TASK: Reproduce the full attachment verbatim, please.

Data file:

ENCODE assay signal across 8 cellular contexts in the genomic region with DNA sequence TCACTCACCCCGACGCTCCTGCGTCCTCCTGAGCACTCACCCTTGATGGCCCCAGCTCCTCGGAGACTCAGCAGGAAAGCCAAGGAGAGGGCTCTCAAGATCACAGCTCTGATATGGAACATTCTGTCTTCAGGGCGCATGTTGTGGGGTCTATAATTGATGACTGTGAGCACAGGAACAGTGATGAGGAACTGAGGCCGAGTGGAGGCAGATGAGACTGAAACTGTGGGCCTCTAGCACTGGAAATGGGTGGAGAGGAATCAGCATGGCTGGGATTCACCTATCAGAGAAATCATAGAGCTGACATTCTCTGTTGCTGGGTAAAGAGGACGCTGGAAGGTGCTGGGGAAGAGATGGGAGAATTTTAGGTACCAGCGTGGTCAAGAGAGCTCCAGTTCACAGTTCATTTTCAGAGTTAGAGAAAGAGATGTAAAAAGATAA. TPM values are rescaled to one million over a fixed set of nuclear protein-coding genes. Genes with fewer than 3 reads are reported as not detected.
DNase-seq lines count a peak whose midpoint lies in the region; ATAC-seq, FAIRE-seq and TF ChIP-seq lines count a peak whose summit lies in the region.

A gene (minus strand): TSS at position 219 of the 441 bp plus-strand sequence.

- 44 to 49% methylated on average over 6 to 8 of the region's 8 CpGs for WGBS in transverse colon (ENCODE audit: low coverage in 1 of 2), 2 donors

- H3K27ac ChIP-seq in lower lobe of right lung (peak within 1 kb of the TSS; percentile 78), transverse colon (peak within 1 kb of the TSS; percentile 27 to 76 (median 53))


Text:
ENCODE assay signal across 8 cellular contexts in the genomic region with DNA sequence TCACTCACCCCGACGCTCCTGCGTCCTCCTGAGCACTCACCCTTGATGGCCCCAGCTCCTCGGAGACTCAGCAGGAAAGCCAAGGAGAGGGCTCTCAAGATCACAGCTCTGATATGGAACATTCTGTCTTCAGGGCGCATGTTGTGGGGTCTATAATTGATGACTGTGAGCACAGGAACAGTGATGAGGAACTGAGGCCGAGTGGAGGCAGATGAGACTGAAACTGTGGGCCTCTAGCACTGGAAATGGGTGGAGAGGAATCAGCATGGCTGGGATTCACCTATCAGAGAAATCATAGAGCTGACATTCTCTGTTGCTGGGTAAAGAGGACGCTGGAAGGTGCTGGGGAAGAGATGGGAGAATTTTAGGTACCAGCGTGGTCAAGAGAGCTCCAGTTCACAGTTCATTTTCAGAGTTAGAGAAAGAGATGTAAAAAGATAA. TPM values are rescaled to one million over a fixed set of nuclear protein-coding genes. Genes with fewer than 3 reads are reported as not detected.
DNase-seq lines count a peak whose midpoint lies in the region; ATAC-seq, FAIRE-seq and TF ChIP-seq lines count a peak whose summit lies in the region.

A gene (minus strand): TSS at position 219 of the 441 bp plus-strand sequence.

- 44 to 49% methylated on average over 6 to 8 of the region's 8 CpGs for WGBS in transverse colon (ENCODE audit: low coverage in 1 of 2), 2 donors

- H3K27ac ChIP-seq in lower lobe of right lung (peak within 1 kb of the TSS; percentile 78), transverse colon (peak within 1 kb of the TSS; percentile 27 to 76 (median 53))